Out-Law / Your Daily Need-To-Know

Amazon obtains patent for 'one-click' payment method in Canada

Out-Law News | 06 Jan 2012 | 2:17 pm | 2 min. read

The Canadian Patent Office has granted online retail giant Amazon a patent for a 'one-click' payment method for processing transactions, according to reports.

Amazon was granted the patent following a protracted legal battle in the country and despite the fact the payment system was deemed unpatentable by the European Patent Office (EPO) last year.

Amazon lets registered users pay for products using a 'one-click' payment system. Customers who clicked the 'one click' order button have to have previously given payment and address details to the company and be logged in to the company's website for the system to work.

The Canadian Commissioner of Patents had previously determined that Amazon's 'one-click' system was not patentable because it did not constitute an 'invention' under the definition of the word in Canadian patent law. However, Amazon successfully appealed and in a Federal Court ruling the Commissioner was ordered to re-examine the company's patent application. The Commissioner refused and appealed against the Court's judgment but in November the Canadian Federal Court of Appeal largely upheld the Federal Court's ruling and reiterated that the Commissioner had to re-examine the company's application.

The Canadian Patent Office has now received Amazon's final payment for its patent application for the 'one-click' payment system, according to intellectual property blogger Barry Sookman.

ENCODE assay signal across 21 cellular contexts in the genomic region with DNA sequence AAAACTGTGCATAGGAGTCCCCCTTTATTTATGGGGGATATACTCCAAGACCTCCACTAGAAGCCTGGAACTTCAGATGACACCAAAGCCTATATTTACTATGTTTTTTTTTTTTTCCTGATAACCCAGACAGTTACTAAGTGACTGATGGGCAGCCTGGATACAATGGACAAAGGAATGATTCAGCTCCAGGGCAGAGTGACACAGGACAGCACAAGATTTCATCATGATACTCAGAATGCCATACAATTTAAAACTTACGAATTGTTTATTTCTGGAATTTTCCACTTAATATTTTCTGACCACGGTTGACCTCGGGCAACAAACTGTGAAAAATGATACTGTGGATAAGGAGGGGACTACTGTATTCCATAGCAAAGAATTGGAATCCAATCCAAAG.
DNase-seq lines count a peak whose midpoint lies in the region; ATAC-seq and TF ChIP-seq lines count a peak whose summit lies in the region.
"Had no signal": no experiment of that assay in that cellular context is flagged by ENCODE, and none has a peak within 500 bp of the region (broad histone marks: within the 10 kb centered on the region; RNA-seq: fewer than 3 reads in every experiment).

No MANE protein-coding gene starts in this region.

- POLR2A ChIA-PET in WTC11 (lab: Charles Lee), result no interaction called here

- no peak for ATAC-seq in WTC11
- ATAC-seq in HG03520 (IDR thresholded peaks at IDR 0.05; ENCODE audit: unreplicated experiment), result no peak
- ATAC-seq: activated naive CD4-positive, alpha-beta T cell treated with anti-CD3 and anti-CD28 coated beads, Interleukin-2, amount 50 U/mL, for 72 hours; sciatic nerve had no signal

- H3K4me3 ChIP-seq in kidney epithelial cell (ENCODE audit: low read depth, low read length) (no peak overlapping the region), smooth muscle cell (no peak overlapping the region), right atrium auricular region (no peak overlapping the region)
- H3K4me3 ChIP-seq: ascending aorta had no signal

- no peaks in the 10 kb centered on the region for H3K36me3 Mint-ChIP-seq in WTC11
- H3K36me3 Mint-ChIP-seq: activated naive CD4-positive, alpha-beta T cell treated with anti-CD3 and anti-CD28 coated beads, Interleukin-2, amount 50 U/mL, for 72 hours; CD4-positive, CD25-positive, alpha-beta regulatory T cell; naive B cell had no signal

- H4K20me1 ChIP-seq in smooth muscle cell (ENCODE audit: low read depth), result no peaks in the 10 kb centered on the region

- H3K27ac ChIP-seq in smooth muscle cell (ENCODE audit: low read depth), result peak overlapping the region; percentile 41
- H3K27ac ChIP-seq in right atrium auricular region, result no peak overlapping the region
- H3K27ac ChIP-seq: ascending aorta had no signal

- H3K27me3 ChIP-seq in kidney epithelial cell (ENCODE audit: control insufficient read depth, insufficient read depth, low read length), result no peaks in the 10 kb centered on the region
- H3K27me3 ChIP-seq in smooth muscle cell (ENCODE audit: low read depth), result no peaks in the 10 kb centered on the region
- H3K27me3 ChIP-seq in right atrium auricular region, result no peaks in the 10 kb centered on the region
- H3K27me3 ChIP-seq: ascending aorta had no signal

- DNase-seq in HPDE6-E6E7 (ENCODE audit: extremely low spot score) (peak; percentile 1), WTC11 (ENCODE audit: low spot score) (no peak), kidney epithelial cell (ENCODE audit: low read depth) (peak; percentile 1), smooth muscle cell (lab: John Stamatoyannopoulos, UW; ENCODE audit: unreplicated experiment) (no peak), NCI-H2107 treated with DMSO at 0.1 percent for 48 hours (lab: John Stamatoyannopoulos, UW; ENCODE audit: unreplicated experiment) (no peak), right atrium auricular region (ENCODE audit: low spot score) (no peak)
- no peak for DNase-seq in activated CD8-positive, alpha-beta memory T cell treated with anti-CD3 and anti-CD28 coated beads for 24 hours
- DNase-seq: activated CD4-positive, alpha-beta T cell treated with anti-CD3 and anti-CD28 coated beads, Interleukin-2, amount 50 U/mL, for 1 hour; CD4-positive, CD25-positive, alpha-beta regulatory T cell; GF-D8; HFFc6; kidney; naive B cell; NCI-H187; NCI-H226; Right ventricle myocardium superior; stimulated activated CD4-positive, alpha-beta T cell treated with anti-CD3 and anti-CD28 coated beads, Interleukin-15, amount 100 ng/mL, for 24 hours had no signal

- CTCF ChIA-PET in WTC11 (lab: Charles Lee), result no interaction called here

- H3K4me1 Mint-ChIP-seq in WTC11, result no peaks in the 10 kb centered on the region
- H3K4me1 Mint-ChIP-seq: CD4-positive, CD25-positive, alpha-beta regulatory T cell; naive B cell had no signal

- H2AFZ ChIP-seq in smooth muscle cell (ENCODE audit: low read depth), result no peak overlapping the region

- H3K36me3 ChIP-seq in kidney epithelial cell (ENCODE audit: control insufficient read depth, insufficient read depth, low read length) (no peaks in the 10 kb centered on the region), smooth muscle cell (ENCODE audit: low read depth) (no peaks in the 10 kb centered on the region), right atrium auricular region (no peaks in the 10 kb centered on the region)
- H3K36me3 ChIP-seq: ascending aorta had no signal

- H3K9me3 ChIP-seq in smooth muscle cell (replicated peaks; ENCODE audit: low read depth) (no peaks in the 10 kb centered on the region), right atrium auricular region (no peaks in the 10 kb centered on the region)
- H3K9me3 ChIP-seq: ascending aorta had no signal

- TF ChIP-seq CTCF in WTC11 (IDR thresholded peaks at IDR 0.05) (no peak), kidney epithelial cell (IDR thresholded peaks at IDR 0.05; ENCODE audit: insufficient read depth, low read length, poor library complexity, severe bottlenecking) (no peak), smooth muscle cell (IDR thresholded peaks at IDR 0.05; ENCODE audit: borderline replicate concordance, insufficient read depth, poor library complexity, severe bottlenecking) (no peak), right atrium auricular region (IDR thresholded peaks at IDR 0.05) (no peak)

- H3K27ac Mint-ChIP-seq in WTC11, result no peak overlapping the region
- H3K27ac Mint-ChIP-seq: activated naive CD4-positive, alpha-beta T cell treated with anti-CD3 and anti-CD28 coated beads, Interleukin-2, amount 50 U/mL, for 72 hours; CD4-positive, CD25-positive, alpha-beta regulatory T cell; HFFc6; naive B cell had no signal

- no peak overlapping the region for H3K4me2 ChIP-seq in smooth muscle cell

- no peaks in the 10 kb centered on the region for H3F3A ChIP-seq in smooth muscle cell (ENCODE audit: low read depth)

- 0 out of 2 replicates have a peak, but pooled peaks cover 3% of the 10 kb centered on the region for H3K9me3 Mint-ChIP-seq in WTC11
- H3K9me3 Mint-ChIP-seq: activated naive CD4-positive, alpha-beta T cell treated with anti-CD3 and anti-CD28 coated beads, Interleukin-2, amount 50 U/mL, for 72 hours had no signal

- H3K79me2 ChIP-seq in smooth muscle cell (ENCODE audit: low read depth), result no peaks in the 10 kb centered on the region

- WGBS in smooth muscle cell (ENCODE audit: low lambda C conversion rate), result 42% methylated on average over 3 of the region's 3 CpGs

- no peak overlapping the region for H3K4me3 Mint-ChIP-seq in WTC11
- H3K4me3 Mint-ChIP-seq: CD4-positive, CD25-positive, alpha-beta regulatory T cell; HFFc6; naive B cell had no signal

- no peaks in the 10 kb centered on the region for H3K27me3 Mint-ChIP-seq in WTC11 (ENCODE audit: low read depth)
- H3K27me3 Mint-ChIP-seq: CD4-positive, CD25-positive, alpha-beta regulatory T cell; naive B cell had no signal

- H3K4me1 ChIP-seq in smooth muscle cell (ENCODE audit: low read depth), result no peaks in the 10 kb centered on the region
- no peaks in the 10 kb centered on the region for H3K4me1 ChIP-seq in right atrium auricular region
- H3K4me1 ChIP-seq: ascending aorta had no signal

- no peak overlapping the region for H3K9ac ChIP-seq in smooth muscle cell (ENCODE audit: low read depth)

"It appears that the Patent Office has now determined that Amazon.com’s patent application ... is eligible subject matter. Patent Office records show that following an amendment made on December 22, 2011 a Notice of Allowance was issued on December 23, 2011. The records also show that the Final Fee was paid on December 28, 2011," Sookman said in his blog.

Last year the EPO ruled that Amazon's 'one-click' system was "too obvious" to patent as it relied on existing inventions, called 'prior art' in patent law. Inventions must be new, take an inventive step that is not obvious and be useful to industry to qualify for patent protection. The ruling backed the findings of a previous EPO examination into Amazon's application.

The EPO said Amazon's payment system relied on the exploitation of cookies. Cookies are small text files websites place on users' computers that remember users' activity on the site.

Amazon argued that its use of cookie technology was inventive because it meant customers' payment and address details would be automatically accessed when customers clicked the 'one-click' button to place an order. The company argued that this was a fast and secure way for customers to buy online.

However, prior knowledge about what functions cookies could perform meant that Amazon's payment system was too obvious to patent, the EPO ruled.

The EPO also ruled to reject Amazon's patent claims on a time-interval system the company had devised for 'one-click' purchases. The system allows customers to compile multiple single product orders made for the purposes of receiving only one delivery as long as the single orders are made within a certain period of time.

The European Patent Convention states that methods of business cannot be patented unless they solve a technical rather than administrative problem, but the EPO said that whilst the system may involve a technical solution it was too obvious to patent.

In 2010 Amazon obtained patent rights to the 'one-click' system in the US.

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